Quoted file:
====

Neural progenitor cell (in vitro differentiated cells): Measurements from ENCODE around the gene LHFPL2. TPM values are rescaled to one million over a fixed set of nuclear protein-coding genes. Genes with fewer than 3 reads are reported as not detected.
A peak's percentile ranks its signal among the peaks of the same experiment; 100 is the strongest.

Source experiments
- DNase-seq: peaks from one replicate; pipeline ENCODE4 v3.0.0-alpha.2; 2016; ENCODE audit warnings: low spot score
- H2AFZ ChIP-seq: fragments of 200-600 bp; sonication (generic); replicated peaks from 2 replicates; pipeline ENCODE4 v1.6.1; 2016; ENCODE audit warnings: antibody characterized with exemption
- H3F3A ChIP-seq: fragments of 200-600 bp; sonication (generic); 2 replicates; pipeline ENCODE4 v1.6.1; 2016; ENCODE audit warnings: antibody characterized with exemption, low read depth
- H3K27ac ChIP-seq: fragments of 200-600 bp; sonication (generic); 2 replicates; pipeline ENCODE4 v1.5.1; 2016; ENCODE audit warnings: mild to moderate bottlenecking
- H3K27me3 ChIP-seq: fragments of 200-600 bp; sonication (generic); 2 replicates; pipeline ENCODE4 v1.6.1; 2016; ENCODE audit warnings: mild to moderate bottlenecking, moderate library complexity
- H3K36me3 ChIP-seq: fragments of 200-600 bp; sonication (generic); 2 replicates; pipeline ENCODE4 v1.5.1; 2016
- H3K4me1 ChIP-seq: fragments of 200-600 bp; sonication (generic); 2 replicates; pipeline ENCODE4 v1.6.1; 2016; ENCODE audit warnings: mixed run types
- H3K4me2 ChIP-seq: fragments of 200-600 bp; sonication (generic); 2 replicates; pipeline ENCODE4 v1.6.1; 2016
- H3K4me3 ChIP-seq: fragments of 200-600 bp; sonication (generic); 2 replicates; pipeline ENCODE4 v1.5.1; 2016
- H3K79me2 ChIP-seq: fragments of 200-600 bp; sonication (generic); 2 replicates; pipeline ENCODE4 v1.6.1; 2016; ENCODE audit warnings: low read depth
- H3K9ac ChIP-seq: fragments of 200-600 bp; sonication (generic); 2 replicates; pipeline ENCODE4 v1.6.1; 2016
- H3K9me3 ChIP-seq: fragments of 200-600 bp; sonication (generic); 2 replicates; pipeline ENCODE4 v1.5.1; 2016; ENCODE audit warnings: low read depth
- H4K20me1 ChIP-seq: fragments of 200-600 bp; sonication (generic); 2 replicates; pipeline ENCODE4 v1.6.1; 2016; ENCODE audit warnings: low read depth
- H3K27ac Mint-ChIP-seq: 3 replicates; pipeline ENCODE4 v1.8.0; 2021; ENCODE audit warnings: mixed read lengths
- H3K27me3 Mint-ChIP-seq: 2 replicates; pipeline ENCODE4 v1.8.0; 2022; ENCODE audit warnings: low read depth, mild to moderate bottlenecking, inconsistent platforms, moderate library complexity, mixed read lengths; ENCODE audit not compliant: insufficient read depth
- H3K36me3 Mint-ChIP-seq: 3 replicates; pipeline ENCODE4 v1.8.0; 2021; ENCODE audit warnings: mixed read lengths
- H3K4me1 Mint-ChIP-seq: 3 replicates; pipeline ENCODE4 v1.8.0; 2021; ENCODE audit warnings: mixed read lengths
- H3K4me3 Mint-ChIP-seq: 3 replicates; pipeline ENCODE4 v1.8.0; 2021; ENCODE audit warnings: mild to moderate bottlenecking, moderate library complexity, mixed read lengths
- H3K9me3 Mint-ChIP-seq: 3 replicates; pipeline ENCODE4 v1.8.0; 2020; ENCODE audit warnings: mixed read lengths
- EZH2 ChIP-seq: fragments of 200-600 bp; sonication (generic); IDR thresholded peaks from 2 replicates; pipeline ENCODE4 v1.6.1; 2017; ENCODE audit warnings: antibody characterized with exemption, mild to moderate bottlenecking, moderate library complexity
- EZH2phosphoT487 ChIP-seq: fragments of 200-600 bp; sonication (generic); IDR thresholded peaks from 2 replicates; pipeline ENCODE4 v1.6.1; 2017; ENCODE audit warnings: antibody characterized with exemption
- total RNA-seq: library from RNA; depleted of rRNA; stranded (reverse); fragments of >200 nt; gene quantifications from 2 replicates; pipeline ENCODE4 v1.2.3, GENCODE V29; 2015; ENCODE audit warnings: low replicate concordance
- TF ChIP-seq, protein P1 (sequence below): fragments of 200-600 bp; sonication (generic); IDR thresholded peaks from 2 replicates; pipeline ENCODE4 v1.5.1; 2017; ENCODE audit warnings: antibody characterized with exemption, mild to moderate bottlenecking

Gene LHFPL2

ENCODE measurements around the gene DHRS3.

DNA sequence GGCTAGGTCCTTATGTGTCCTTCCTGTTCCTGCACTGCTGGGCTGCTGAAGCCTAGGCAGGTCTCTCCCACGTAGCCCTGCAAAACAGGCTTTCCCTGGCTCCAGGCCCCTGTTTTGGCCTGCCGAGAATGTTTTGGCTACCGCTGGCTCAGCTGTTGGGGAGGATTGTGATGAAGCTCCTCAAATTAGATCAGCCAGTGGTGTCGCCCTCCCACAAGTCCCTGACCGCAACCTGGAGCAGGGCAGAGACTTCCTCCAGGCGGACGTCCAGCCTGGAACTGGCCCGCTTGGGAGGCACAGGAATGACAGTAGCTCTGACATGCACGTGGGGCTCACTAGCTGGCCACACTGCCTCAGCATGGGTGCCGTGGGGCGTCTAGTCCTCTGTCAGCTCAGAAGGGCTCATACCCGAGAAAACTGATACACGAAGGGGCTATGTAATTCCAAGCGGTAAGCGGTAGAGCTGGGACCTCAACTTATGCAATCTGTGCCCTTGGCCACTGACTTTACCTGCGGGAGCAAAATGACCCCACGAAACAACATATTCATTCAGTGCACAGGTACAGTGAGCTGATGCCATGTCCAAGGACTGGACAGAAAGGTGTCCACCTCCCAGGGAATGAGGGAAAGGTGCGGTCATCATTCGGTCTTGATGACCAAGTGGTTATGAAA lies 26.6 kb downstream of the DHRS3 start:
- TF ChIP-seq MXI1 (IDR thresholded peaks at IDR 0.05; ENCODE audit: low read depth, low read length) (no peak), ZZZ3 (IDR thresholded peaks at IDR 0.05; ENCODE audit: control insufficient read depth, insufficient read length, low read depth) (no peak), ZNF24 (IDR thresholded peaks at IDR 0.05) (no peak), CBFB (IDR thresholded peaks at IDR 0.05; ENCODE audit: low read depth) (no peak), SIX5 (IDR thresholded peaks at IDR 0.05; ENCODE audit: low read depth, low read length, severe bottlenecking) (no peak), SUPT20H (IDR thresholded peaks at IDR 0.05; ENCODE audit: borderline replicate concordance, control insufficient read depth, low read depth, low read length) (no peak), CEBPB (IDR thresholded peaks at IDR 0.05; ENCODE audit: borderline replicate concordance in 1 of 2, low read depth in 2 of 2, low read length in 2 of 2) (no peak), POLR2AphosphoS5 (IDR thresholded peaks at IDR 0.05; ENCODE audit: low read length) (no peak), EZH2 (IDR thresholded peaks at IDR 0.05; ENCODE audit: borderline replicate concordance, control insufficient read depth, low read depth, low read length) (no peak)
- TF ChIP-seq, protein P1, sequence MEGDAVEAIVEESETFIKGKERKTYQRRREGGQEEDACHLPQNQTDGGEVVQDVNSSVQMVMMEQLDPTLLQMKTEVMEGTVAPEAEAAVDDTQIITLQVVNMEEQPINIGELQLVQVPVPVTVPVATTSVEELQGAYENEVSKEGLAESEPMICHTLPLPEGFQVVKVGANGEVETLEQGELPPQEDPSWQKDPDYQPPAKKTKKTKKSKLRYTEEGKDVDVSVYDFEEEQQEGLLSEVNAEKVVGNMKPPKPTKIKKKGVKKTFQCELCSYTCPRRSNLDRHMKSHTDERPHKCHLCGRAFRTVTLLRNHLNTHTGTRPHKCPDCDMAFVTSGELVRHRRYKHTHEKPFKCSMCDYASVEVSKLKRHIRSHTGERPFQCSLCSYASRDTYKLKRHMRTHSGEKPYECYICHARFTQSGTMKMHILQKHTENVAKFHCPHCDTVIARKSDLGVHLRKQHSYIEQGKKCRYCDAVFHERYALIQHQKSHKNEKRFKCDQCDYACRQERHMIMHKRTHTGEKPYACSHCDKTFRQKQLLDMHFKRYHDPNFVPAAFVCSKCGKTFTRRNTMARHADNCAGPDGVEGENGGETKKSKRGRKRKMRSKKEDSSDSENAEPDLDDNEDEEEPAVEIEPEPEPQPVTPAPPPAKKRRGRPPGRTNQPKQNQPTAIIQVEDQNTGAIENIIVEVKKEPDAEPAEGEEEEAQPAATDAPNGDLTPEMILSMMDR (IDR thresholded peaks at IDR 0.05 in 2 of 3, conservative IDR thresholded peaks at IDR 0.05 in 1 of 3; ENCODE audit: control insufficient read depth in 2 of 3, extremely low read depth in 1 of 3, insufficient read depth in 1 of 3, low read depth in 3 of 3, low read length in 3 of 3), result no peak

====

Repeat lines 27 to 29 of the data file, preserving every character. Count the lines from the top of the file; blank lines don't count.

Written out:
Gene LHFPL2

ENCODE measurements around the gene DHRS3.

DNA sequence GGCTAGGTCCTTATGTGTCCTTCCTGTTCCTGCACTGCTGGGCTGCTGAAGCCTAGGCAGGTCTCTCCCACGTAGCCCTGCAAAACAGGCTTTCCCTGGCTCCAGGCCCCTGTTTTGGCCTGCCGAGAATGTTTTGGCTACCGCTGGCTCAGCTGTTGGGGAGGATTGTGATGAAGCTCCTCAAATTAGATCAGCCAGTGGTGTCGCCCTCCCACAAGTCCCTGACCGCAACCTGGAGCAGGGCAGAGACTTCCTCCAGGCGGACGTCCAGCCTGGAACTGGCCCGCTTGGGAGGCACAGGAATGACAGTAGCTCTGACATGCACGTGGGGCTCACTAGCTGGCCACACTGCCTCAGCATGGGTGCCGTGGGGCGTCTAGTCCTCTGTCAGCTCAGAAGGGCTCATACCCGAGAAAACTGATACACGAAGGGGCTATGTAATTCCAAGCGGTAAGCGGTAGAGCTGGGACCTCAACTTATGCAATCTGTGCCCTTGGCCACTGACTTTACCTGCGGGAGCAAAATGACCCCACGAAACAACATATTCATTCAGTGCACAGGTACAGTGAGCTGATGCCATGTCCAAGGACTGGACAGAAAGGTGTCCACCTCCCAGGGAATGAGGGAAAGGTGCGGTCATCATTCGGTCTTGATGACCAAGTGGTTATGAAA lies 26.6 kb downstream of the DHRS3 start: